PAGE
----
It’s a philosophy that Russell seems to have taken to heart as, alongside the opening of Brutto, he’s had another ‘new’ project in hand: the relaunch of Joe Allen, the restaurant that started his career and one that, of late, hadn’t been hitting the standards of a few years ago. ‘Exactly that,’ agrees Russell, ‘but it’s a nice return; it brings the story full circle.
‘We’re working with Gary Lee of The Ivy. I consulted with them and they invited me to join the board, so this time I’m a director and a shareholder. We’ve built a new bar at the front, and we opened in October.’ He looks around with a smile at newly opened Brutto, also needing his attention. ‘Great timing! But I’ve worked out how I can do it all. I’ll be tired, but it’ll be great fun.’
The Rookery and Hazlitt’s hotel
Sister hotels in Clerkenwell and Soho, in lovingly restored Georgian buildings. They work hard to make everything look like it’s been there for 150 years – their bathrooms have these Victorian bathing machines that look terrifying but are genuine antiques.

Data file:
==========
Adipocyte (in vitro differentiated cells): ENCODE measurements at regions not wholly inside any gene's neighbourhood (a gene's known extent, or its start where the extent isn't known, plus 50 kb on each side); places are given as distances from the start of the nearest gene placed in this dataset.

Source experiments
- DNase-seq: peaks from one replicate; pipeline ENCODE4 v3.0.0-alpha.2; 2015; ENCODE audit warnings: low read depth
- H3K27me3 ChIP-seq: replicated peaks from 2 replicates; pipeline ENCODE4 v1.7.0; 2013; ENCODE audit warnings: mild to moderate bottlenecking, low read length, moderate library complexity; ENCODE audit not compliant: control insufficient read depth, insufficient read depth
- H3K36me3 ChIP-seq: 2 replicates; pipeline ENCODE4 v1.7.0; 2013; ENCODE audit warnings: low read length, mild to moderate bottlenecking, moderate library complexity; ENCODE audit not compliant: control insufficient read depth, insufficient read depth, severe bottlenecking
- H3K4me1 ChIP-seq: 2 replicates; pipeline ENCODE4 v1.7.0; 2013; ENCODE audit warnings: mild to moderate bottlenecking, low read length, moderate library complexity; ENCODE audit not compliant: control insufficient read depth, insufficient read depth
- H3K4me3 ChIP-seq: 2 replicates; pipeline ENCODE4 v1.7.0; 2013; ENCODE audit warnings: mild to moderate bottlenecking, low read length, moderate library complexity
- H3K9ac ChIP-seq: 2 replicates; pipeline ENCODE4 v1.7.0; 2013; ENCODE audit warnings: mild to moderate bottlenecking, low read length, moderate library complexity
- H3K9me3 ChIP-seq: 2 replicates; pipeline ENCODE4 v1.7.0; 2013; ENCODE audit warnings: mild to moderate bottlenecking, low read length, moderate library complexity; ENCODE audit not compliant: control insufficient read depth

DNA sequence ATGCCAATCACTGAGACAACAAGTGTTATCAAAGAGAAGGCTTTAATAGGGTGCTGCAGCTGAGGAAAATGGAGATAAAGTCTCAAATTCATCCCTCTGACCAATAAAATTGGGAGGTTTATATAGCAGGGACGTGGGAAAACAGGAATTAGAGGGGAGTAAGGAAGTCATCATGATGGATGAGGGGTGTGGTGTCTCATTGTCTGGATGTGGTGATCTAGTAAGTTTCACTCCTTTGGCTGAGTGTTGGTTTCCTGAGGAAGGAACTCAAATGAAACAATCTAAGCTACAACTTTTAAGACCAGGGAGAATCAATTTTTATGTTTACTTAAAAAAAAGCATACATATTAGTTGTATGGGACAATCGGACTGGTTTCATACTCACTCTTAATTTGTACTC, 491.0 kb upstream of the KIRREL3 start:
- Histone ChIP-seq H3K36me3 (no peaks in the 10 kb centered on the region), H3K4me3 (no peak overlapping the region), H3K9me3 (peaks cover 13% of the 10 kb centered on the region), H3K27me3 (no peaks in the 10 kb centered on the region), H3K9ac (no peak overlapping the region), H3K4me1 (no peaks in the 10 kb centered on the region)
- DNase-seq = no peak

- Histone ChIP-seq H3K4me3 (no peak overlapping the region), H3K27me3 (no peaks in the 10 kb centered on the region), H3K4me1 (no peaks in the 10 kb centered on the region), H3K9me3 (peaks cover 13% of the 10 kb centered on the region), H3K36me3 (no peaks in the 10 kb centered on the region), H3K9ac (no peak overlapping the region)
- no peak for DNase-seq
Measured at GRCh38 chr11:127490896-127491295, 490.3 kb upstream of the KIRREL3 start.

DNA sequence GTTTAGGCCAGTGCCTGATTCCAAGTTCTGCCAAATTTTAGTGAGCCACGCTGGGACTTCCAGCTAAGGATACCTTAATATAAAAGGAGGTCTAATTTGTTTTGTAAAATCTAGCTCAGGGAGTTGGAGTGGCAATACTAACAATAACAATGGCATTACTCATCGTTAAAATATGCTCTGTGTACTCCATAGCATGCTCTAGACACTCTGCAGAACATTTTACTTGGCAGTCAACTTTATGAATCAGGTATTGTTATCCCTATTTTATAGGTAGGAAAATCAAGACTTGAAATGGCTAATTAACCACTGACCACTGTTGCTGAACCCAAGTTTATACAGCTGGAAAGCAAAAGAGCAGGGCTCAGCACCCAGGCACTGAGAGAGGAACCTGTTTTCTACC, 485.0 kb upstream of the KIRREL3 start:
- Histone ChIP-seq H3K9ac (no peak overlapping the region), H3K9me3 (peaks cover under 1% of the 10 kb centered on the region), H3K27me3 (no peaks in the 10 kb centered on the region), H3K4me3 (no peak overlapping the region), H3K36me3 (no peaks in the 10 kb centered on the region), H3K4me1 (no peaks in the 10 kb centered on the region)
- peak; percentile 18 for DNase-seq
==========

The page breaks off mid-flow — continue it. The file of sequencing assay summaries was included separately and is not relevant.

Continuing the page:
When Charlie Chaplin landed at Heathrow, he’d instruct his driver to go straight to this joint in Chalk Farm. It’s still a lovely London experience offered by an Italian family.
The Guinea Grill
For me, this typifies the top end of what British cooking is about. It’s a pub in a back street in Mayfair. It’s unpretentious, has amazing pies, and Oisín Rogers is one of the best landlords in the country. I pop in for a drink when I’m in the area and make sure I have a meal there once a year.
All the excellent pastries are made on site at this Soho patisserie. Sit outside, shiver in the London weather, have a coffee and a Dijon Slice, with onions, peppers, and masses of mustard. You get this real tang of spice and garlic.
A proper greasy spoon in Wardour Street. Sit next to construction workers in high vis, have a bacon sandwich on white bread with a mug of tea and pay a fiver. 020 7734 3750
Words by Neil Davies.
This interview was taken from the Christmas 2021 issue of Food and Travel magazine. To subscribe today, click here.